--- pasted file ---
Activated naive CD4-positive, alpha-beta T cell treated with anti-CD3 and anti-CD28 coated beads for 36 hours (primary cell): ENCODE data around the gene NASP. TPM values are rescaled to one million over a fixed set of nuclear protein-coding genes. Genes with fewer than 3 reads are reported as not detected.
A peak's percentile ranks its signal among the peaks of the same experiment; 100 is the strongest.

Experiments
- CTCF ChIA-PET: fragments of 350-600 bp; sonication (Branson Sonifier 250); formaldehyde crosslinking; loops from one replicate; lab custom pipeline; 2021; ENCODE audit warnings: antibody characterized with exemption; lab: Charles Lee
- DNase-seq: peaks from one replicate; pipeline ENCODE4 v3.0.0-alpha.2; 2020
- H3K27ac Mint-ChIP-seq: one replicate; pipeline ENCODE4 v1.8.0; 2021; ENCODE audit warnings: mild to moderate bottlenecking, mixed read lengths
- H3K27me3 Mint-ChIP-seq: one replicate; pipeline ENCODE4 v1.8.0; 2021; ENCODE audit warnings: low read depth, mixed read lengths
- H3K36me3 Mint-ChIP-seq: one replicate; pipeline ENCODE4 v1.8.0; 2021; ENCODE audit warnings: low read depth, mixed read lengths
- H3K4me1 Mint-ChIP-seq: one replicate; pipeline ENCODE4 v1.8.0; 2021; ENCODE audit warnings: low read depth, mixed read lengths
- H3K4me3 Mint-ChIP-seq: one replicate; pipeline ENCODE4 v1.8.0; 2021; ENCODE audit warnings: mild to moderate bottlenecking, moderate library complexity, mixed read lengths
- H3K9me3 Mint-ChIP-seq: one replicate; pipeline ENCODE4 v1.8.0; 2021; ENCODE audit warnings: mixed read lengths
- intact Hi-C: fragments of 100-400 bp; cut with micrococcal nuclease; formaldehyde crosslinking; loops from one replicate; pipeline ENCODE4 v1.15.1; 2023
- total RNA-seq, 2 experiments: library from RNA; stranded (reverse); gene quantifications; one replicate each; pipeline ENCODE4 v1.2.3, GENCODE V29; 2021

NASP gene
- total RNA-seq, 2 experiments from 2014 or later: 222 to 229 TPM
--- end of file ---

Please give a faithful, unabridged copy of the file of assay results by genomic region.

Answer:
Activated naive CD4-positive, alpha-beta T cell treated with anti-CD3 and anti-CD28 coated beads for 36 hours (primary cell): ENCODE data around the gene NASP. TPM values are rescaled to one million over a fixed set of nuclear protein-coding genes. Genes with fewer than 3 reads are reported as not detected.
A peak's percentile ranks its signal among the peaks of the same experiment; 100 is the strongest.

Experiments
- CTCF ChIA-PET: fragments of 350-600 bp; sonication (Branson Sonifier 250); formaldehyde crosslinking; loops from one replicate; lab custom pipeline; 2021; ENCODE audit warnings: antibody characterized with exemption; lab: Charles Lee
- DNase-seq: peaks from one replicate; pipeline ENCODE4 v3.0.0-alpha.2; 2020
- H3K27ac Mint-ChIP-seq: one replicate; pipeline ENCODE4 v1.8.0; 2021; ENCODE audit warnings: mild to moderate bottlenecking, mixed read lengths
- H3K27me3 Mint-ChIP-seq: one replicate; pipeline ENCODE4 v1.8.0; 2021; ENCODE audit warnings: low read depth, mixed read lengths
- H3K36me3 Mint-ChIP-seq: one replicate; pipeline ENCODE4 v1.8.0; 2021; ENCODE audit warnings: low read depth, mixed read lengths
- H3K4me1 Mint-ChIP-seq: one replicate; pipeline ENCODE4 v1.8.0; 2021; ENCODE audit warnings: low read depth, mixed read lengths
- H3K4me3 Mint-ChIP-seq: one replicate; pipeline ENCODE4 v1.8.0; 2021; ENCODE audit warnings: mild to moderate bottlenecking, moderate library complexity, mixed read lengths
- H3K9me3 Mint-ChIP-seq: one replicate; pipeline ENCODE4 v1.8.0; 2021; ENCODE audit warnings: mixed read lengths
- intact Hi-C: fragments of 100-400 bp; cut with micrococcal nuclease; formaldehyde crosslinking; loops from one replicate; pipeline ENCODE4 v1.15.1; 2023
- total RNA-seq, 2 experiments: library from RNA; stranded (reverse); gene quantifications; one replicate each; pipeline ENCODE4 v1.2.3, GENCODE V29; 2021

NASP gene
- total RNA-seq, 2 experiments from 2014 or later: 222 to 229 TPM